Sunday, 30 March 2014

Memorable Literary Mothers - My Top Ten

It's Mothers' Day today and everywhere I've looked this week people have been talking about their favourite fictional mothers - either in books or in film - so, ever one for making a list, here are my booky top ten ,....


1 - Mrs March (Little Women by Louisa May Alcott)- a very traditional sort of mother but strong and independent at the same time. Maybe the sort of mother I'd most like to have or be...


unless I could be like

2 - Jane Bell (All Fun and Games Until Somebody Loses an Eye by Christopher Brookmyre) - a bored middle-aged housewife discovers a new lease of life when she goes to the rescue of her kidnapped son. Swapping housework for spying, Jane discovers life really begins after 40!




3 - Not sure I'd like to find myself in Dolly Oblonskaya's place (Anna Karenina by Leo Tolstoy)  - a bit pushed into the background in many ways by her sister-in-law Anna, Dolly always seems over-burdened and worn out coping with her unfaithful husband Stiva and bringing up their large family.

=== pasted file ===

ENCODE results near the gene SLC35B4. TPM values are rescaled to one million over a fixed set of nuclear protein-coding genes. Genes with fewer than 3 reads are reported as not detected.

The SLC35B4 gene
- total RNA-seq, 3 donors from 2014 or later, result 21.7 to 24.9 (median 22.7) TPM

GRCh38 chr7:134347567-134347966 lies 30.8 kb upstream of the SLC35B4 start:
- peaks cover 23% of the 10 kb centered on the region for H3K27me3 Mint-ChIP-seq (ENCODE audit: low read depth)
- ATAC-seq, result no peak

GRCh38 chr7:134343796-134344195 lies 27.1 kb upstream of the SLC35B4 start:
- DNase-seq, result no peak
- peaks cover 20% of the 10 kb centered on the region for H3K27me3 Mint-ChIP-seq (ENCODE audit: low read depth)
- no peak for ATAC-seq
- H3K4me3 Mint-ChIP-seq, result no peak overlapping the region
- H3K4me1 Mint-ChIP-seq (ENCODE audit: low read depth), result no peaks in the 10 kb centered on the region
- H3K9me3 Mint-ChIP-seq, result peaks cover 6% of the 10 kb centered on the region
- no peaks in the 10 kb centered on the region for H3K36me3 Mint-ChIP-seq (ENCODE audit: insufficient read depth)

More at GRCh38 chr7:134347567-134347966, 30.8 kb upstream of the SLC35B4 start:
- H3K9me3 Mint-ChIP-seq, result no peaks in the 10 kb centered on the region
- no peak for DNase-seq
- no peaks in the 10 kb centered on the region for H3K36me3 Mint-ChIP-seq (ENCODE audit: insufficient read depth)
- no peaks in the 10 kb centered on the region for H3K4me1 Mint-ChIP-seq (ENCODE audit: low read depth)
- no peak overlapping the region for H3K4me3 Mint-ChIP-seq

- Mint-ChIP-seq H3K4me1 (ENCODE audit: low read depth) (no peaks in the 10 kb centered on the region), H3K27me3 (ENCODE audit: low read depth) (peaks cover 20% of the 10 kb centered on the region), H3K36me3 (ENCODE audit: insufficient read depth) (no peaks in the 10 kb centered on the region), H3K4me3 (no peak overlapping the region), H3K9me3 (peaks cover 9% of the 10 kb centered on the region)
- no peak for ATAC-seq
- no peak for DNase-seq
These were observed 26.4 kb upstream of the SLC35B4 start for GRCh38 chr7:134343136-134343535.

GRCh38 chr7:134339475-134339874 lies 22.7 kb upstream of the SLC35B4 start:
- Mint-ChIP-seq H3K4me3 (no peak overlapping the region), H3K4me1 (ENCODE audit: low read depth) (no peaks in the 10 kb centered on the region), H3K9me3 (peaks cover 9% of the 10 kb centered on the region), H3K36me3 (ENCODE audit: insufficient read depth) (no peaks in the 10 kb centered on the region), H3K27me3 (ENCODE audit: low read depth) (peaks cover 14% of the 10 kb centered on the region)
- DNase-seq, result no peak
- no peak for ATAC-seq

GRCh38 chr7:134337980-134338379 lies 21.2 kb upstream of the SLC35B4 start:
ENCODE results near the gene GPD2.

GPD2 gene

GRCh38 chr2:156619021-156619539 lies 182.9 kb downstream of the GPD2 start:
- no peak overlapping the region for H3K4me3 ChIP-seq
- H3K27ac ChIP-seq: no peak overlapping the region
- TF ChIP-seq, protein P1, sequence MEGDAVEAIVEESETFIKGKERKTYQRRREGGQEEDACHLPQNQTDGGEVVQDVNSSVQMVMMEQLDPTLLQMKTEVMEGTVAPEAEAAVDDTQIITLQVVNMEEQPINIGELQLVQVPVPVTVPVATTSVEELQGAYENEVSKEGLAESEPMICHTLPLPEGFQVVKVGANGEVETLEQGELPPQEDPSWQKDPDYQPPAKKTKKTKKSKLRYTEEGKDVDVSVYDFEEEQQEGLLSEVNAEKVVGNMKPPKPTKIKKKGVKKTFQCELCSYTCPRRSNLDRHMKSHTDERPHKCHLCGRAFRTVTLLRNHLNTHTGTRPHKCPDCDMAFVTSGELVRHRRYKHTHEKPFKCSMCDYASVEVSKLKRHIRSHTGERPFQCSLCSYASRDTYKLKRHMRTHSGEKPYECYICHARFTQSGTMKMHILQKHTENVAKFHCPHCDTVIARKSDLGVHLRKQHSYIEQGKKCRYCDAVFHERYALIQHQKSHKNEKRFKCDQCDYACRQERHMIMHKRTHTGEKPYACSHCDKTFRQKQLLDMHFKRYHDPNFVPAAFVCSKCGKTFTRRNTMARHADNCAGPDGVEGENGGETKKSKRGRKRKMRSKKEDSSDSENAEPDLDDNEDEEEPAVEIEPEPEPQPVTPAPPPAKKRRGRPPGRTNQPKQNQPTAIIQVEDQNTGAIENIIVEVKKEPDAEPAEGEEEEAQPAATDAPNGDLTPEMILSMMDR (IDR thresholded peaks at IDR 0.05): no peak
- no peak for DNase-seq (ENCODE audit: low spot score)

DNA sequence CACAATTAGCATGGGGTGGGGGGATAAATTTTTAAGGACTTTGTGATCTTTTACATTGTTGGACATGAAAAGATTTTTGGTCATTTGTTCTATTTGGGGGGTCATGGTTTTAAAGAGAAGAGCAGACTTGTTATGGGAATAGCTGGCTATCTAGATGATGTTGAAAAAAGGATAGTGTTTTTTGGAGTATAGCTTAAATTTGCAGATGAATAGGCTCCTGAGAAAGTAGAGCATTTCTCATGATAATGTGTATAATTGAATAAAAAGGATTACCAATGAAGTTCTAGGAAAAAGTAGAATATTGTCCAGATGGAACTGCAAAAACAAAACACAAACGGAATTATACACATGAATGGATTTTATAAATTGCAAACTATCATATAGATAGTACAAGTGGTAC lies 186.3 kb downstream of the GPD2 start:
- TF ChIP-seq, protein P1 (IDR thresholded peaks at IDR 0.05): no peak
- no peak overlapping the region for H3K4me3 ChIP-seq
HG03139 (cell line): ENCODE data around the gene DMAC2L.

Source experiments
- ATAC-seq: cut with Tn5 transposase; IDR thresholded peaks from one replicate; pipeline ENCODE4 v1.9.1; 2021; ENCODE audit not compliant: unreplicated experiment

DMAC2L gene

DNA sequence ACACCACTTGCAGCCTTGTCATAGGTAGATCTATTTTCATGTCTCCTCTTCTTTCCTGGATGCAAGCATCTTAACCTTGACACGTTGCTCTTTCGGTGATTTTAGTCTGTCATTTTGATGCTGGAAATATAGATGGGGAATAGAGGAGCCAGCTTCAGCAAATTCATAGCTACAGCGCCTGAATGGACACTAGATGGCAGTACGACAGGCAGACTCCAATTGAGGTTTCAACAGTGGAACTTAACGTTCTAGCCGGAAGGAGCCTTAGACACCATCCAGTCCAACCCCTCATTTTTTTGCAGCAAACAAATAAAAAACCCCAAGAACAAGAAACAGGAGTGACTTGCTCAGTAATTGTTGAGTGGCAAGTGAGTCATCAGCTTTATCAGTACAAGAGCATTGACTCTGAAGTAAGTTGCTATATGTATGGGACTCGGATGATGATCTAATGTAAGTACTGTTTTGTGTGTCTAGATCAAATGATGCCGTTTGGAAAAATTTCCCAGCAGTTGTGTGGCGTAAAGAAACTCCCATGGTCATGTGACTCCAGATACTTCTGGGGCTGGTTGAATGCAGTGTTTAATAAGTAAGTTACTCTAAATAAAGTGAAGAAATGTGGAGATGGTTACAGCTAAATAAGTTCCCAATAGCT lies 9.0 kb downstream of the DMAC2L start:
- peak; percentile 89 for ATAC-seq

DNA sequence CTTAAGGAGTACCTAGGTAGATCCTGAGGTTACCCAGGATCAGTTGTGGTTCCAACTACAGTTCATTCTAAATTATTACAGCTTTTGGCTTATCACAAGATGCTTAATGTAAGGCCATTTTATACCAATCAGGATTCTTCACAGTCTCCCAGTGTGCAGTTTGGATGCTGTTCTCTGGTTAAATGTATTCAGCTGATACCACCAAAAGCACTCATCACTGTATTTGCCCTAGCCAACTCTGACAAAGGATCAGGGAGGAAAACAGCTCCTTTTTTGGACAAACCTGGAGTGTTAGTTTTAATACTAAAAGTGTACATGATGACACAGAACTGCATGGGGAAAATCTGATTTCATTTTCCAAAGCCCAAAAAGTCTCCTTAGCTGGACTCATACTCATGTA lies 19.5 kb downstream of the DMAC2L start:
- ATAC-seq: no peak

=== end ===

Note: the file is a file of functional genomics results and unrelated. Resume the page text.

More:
4 - another mother stretching herself in all directions but in a modern multi-tasking way  - investigative reporter come crime solver Annika Bengtzon  from the series by Liza Marklund





5 - Motherhood at its most protective - the un-named mother in Veronique Olmi's Beside the Sea goes to extraordinary lengths to keep her family 'safe'

6 - or suffocating  - Mrs Morel (Sons and Lovers by DH Lawrence) keeps a firm grip at the hearts and minds of her sons, never wanting them grow up or willing to let them fly the nest.

 7 - a different sort of manipulation - Sara Fitzgerald deliberately conceives a 'designer' baby to help save her elder daughter from a rare form of leukaemia. 13 years later, no permanent cure has been found and there's no end in sight to the procedures and surgery her younger daughter is undergoing to save her sister.   My Sister's Keeper by Jodi Picoult




8  - a mother going off the rails - two extra seconds in the day bring Diana's carefully constructed, emotionally empty, world crashing down in Perfect by Rachel Joyce







  9 - Lexie from The Hand That First Held Mine by Maggie O'Farrell - although on reading Elina seems the more obvious choice of 'memorable mother', Lexie's the one that stayed in my mind - I won't say why in case you haven't read it!


10 - Isabel Sherbourne (The Light Between Oceans by ML Stedman) unable to have children of her own, Isabel 'adopts' a baby found in a boat washed ashore on her remote lighthouse-island home, leading to an emotional tug-of love.








Links on the titles take you to a 'proper' book review

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